There are several steps in the watch manufacturing process, such as burnishing
, electroplating, numerical control, etc. Do you know what these steps are? Let me introduce them to you one by one.


Burnishing is a process that work-hardens a metal surface. It is often used on pivots to increase their durability and reduce friction.


CNC (Computer Numerical Control) is a method of controlling machining equipment (mills, lathes) with a computer. This allows for higher repeatable precision, as a human operator is not needed, except to start the job and monitor progress. CNC enables modern watch brands to produce large series of complex and precise movements that would have previously been very labor intensive.


Deep reactive-ion etching is a fabrication process used to create parts from silicon wafers. Through lithography, a mask is made that determines the outlines of the part shapes on the silicon wafer. The wafer is then plasma etched. DRIE was originally developed for MEMS devices (the accelerometer in your smart phone is one) but recently has begun being used for horological applications due to its precision and the material properties of silicon.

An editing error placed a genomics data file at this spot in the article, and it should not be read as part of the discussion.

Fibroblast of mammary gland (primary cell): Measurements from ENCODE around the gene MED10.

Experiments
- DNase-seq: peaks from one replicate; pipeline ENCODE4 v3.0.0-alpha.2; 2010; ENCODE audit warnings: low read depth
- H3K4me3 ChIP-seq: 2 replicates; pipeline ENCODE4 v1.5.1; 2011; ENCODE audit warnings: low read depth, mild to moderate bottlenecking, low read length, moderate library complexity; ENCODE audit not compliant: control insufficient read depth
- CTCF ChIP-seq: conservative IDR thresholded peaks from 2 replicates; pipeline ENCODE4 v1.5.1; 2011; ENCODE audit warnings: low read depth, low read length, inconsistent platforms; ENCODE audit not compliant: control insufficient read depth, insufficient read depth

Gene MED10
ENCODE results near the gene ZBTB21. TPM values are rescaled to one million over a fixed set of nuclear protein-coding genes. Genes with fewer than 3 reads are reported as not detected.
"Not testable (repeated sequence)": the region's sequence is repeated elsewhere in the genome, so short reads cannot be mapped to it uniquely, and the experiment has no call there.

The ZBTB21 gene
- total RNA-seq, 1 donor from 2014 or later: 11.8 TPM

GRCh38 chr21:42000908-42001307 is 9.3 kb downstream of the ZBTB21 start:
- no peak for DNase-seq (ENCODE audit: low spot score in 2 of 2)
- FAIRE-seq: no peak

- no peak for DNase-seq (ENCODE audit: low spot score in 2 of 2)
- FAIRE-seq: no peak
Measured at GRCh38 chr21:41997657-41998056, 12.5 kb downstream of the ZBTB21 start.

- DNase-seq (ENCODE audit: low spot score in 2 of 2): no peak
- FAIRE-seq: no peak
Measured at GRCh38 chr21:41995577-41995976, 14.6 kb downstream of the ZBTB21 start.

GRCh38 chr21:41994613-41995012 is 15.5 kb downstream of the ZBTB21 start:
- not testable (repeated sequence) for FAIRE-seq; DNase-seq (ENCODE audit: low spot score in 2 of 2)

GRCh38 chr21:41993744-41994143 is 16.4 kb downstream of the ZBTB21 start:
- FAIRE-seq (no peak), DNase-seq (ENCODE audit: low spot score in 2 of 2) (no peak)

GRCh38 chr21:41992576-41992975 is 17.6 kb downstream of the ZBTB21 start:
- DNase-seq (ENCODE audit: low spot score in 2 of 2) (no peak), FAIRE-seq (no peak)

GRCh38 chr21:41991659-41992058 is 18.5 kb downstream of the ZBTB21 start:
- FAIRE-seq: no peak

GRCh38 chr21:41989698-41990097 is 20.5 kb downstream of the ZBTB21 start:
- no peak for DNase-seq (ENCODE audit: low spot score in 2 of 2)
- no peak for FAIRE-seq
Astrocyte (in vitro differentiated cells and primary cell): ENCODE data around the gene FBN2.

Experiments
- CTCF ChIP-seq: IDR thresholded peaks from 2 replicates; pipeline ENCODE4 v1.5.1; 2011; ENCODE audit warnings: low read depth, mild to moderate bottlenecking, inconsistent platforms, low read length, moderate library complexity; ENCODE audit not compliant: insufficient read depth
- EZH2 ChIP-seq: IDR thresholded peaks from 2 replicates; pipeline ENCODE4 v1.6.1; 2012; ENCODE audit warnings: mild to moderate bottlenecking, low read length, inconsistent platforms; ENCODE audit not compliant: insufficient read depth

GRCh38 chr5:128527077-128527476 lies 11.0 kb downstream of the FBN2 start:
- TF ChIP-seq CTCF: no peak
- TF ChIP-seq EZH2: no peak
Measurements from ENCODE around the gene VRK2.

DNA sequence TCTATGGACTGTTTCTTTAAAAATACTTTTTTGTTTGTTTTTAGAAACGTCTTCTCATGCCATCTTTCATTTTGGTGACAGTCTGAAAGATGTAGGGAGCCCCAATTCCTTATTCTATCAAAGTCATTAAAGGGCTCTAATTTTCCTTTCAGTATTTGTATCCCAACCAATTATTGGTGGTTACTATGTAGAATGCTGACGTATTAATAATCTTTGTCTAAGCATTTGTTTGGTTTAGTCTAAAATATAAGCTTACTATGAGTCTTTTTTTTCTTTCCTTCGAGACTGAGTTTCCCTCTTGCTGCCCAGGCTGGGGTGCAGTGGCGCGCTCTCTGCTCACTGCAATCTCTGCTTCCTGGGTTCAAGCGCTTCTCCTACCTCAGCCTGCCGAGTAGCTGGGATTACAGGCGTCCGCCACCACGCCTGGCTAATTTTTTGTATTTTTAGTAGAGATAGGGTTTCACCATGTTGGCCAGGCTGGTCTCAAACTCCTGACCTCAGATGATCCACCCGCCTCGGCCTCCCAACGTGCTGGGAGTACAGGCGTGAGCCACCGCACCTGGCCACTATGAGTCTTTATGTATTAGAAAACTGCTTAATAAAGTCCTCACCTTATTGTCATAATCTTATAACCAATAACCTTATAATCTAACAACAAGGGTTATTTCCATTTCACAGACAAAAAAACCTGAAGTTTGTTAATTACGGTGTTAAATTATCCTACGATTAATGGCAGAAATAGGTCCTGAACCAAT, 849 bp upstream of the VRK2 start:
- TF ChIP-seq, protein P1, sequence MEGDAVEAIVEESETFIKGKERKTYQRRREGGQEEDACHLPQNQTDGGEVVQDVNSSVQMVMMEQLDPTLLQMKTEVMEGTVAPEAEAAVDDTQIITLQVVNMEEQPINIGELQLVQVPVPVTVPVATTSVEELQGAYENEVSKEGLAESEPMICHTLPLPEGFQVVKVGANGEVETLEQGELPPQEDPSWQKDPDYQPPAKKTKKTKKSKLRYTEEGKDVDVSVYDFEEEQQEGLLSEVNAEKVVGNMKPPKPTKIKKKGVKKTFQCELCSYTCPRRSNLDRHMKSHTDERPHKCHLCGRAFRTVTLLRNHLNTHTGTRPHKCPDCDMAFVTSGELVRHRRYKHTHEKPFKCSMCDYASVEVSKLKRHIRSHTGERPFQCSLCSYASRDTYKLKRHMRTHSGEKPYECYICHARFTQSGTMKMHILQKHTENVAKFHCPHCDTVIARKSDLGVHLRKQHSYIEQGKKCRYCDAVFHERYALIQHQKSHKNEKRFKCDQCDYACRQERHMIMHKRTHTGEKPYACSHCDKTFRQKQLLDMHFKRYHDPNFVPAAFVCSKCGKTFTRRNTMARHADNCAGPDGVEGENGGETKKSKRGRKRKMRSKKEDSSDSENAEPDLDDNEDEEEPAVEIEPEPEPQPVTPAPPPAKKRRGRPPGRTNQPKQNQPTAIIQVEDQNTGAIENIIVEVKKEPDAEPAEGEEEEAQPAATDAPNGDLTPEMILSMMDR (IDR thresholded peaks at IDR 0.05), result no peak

Electroplating uses electrical current to deposit a thin layer of metal onto a workpiece. In a watch, this is done for both aesthetic and functional reasons.


Riveting is a method of attaching two metal workpieces in a permanent fashion. In a watch movement, wheels and pinions are riveted together.


Milling is the process of cutting metal using a mill. A mill holds the workpiece still and uses a rotating cutting tool, called an end-mill.


Turning is the process of cutting metal using a lathe. A lathe rotates the workpiece rather than the cutting tool.


Tempering is the process of slowly softening a metal by exposing it to heat. A byproduct of tempering is a layer of oxidation on the workpiece. This produces the blue color often seen on watch screws.

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